2. Only One Point Per Dollar. Although flexible, you still only earn 1 point per dollar spent. While travel rewards cards generally offer specific categories in which to earn rewards, they also offer double and triple points, sometimes up to 5 points per dollar spent in a certain category. For example, although the Blue Sky Preferred card by American Express has an annual fee of $75, it rewards two points at U.S. restaurants, hotels, and car rentals.
  3. Statement Credit. The points can only be redeemed to offset travel purchases on your statement or for gift cards and merchandise. However, you do not have the option to instead receive a check in the mail or actual cash in your bank account.
  4. Foreign Transaction Fee. Foreign transaction fees range from 1% to 3%. The American Express Blue Sky credit card is among the highest at 2.7%. If you travel frequently outside of the United States, you would save money on your purchases by instead using cards such as Discover it and Capital One, which charge no foreign transaction fees at all.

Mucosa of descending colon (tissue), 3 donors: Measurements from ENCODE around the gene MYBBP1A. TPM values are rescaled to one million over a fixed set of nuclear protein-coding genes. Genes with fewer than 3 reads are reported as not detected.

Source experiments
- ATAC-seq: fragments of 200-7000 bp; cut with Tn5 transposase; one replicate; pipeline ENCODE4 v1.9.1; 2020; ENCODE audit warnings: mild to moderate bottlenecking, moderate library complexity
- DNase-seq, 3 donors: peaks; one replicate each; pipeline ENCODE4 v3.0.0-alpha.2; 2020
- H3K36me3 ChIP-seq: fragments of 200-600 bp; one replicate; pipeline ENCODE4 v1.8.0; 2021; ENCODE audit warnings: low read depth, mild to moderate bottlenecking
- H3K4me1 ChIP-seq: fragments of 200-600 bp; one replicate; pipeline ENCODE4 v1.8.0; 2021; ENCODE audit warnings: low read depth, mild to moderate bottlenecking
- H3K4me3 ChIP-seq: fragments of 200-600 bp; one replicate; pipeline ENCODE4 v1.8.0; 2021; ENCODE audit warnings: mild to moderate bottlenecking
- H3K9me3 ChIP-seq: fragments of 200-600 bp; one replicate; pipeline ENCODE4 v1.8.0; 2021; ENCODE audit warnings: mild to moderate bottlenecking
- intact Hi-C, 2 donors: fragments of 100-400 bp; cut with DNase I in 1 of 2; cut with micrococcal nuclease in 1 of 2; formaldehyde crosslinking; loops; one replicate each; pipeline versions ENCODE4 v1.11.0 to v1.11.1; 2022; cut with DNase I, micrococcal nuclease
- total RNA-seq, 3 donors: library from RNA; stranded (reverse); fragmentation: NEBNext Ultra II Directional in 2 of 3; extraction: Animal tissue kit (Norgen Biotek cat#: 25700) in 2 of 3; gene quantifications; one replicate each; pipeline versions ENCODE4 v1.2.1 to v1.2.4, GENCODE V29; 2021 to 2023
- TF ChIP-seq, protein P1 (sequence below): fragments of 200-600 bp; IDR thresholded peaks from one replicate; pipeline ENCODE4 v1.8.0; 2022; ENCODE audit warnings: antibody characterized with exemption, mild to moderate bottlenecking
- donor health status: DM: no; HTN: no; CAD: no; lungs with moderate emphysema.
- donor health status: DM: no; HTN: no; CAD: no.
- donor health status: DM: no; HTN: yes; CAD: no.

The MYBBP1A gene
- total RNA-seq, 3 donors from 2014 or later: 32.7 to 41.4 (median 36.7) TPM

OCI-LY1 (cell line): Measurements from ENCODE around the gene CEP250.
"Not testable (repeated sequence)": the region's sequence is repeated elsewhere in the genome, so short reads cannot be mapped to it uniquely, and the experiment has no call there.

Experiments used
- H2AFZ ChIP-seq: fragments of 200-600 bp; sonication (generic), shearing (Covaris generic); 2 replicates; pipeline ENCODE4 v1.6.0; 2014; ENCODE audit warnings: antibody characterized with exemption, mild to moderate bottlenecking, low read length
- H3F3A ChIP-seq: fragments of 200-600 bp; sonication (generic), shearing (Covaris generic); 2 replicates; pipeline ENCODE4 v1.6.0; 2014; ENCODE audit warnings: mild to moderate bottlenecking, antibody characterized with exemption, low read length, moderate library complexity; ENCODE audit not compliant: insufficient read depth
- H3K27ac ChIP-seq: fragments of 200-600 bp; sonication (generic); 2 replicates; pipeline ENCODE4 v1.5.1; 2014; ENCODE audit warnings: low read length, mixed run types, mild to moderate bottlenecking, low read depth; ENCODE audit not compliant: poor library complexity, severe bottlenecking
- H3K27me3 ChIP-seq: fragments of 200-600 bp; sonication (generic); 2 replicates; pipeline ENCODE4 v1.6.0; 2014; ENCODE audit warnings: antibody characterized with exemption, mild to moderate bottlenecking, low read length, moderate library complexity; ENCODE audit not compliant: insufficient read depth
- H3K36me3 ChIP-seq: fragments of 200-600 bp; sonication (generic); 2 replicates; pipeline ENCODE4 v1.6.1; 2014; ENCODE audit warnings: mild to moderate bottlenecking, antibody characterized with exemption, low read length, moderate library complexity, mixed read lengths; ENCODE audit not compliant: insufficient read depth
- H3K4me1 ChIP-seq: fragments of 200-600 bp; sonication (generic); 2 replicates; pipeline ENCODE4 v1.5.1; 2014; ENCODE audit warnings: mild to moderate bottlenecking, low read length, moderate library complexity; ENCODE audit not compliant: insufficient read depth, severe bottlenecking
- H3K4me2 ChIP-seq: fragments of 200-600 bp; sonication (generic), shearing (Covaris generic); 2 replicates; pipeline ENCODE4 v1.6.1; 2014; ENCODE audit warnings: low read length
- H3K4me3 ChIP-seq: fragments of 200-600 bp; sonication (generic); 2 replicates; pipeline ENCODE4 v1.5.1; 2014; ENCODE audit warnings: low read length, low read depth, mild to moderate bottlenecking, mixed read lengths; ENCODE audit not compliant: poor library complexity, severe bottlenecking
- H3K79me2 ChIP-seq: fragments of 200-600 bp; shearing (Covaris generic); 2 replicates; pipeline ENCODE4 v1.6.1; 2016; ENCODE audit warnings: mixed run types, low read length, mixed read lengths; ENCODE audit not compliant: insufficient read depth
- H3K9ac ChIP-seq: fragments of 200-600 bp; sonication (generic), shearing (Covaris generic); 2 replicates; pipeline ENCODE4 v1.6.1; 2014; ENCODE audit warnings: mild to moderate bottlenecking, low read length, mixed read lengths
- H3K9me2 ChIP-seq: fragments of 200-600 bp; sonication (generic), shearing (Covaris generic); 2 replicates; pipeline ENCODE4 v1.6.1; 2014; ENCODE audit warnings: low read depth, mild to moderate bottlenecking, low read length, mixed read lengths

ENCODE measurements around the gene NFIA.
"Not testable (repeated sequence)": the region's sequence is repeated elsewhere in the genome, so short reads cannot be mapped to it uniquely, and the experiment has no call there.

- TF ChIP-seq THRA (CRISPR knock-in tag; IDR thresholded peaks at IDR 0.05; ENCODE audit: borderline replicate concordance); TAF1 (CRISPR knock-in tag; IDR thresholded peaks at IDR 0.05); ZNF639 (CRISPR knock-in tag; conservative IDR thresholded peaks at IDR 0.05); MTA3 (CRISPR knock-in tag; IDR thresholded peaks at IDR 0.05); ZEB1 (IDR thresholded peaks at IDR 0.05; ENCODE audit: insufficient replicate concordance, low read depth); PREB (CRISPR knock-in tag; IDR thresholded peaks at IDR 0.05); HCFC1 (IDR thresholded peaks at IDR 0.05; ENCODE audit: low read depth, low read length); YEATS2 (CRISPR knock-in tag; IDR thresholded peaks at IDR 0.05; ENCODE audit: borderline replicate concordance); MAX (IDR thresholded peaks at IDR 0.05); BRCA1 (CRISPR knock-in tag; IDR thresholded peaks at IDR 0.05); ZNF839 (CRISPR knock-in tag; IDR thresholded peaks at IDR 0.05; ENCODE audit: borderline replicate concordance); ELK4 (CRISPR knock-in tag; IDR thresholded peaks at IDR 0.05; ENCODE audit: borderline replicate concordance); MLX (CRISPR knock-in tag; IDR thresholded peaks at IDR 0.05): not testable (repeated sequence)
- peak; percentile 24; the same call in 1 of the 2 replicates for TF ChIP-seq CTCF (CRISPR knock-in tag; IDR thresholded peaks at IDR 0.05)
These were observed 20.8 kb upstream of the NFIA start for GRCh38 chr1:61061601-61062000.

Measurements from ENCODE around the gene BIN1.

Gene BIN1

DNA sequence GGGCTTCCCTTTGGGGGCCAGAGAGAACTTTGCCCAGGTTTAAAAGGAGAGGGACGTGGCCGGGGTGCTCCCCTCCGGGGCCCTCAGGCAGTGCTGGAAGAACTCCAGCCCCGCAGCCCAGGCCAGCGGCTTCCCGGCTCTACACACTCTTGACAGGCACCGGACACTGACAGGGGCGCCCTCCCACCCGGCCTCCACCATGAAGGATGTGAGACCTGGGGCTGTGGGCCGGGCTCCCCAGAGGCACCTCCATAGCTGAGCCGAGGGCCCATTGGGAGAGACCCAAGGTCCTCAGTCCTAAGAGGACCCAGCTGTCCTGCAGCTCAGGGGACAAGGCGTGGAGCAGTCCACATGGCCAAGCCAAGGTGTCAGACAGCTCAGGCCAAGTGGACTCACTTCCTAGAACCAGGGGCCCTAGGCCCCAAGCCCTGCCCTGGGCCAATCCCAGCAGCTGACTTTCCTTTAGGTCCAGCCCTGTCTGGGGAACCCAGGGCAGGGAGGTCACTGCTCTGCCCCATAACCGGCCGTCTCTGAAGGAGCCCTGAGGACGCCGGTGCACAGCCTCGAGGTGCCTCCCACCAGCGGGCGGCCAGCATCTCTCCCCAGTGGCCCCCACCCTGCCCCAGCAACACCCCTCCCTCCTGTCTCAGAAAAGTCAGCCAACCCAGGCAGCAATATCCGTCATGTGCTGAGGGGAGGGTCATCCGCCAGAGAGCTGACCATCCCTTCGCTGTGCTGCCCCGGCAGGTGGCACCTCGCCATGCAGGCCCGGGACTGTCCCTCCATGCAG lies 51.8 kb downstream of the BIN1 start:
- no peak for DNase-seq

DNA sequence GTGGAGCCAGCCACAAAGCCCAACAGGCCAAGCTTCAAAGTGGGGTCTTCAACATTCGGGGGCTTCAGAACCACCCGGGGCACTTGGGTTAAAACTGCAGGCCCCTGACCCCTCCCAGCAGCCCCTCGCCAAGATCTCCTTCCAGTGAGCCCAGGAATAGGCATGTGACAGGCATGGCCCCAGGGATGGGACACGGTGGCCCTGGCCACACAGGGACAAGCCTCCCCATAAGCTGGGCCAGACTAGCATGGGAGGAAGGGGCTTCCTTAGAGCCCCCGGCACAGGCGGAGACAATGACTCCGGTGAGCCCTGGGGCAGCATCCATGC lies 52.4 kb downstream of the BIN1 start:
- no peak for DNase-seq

Final Word

If you are looking for a no-annual-fee travel rewards card without specific spending categories, the American Express Blue Sky credit card may benefit you. However, if you travel often outside of the United States, or frequent a specific airline or hotel, you can likely earn more rewards with a card dedicated to that hotel or airline than you would with this one. If you don’t travel often, you can benefit more from a card that rewards everyday purchases.

Verdict

The Blue Sky from American Express® is best for someone who wants the flexibility to freely choose accommodations and travel providers. However, it’s unlikely you’re going to earn as many free hotel stays or travel fares when compared to more restrictive, company specific cards.

Score